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Civil War Soldiers - Tillson

Tillson, Davis, brigadier-general, U.S. Army, was born in Rockland, Me., April 14, 1830. He spent two years at West Point, and then resigned because of an accident that required the amputation of his leg. In 1857 he was elected to the state legislature, in the following year was appointed adjutant-general of the state, and early in 1861 was appointed collector of customs of the Waldoboro (Maine) district. In 1861 he was commissioned captain of the 2nd Me. battery. He remained in Maine, owing to the apprehension of difficulty with England on account of the "Trent" affair, till April, 1862, when he reported for duty in Washington, D. C. In the following month he was promoted major and appointed chief of artillery in Gen. Ord's division, and in August, after the battle of Cedar mountain, became chief of artillery on Gen. McDowell's staff, taking part in the action at Rappahannock station and the second battle of Bull Run. He was commissioned brigadier- general of volunteers, to date from Nov. 29, 1862, and after serving as inspector of artillery till April, 1863, he was ordered to Cincinnati as chief of artillery for fortifications in the Department of the Ohio, where he had charge of the defenses of Cincinnati and the works on the Louisville & Nashville railroad. While here he also raised two regiments of heavy artillery. In December following he was ordered to the supervision of defensive works at Knoxville, Tenn., and was assigned to the command of a brigade in the 23d corps, with which he served in several engagements during the winter of 1863-64. From Knoxville, where he constructed what were commended as the best works in the military division of the Mississippi, he was transferred to the command of the District of East Tennessee, serving there till early in 1865, when he was assigned to the 4th division, Department of the Cumberland, which he commanded till the close of the war. He was retained in the service till Dec. 1, 1866, having charge of branches of the Freedmen's bureau in Tennessee and Georgia. He was engaged as a cotton planter in Georgia for a year, then returned to his birthplace and became interested in the lime and granite business. Gen. Tillson died in Portland, Me., April 30, 1895.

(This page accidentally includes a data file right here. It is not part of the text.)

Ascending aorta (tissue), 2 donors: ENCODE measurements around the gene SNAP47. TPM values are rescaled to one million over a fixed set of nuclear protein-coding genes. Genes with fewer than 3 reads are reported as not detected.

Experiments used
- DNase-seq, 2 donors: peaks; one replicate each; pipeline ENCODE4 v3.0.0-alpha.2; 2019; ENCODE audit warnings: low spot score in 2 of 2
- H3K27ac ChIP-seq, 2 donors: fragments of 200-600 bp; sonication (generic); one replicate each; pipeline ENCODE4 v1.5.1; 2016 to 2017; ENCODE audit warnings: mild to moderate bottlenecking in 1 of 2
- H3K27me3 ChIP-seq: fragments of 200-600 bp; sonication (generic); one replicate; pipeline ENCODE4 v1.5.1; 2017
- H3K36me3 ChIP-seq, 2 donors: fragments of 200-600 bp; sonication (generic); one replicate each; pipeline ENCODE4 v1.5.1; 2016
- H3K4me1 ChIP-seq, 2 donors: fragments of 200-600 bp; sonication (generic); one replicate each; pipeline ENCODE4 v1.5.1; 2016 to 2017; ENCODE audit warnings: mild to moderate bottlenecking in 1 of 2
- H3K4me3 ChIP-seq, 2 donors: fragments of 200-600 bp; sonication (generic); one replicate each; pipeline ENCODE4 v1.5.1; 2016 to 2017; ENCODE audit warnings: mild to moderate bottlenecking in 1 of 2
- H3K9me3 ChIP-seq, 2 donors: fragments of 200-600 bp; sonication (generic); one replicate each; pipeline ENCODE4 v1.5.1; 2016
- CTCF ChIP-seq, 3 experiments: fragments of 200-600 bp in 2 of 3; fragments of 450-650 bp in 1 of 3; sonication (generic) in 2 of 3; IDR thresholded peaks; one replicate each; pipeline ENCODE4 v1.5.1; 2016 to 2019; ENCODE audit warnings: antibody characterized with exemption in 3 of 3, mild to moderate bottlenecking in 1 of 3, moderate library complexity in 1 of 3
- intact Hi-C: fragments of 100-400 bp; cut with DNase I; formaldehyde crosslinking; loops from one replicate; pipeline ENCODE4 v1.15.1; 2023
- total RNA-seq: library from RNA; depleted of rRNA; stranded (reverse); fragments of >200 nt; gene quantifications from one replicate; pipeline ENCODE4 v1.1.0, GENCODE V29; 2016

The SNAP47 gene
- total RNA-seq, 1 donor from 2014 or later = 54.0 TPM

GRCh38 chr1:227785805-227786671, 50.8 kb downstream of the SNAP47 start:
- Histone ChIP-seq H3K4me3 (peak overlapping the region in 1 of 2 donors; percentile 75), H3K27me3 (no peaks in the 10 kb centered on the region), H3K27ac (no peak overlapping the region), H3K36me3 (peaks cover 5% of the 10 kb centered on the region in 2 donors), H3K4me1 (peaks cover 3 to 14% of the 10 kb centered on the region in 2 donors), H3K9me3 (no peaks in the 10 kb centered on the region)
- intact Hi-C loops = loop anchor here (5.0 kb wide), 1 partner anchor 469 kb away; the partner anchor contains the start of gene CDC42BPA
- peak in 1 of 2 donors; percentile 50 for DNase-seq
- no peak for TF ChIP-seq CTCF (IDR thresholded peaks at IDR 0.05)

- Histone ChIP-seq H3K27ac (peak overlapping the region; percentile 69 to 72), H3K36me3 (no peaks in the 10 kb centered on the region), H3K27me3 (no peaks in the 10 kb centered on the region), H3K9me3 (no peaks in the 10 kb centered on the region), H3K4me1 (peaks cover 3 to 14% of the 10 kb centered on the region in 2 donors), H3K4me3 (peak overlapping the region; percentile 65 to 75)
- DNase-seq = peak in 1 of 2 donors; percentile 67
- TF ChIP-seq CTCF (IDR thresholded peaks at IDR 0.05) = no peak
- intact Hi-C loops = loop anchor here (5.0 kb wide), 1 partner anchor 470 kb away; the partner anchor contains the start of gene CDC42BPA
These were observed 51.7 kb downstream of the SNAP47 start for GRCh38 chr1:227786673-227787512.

Source: The Union Army: A History of Military Affairs in the Loyal States 1861-1865, Volume 8 Biographical, 1908

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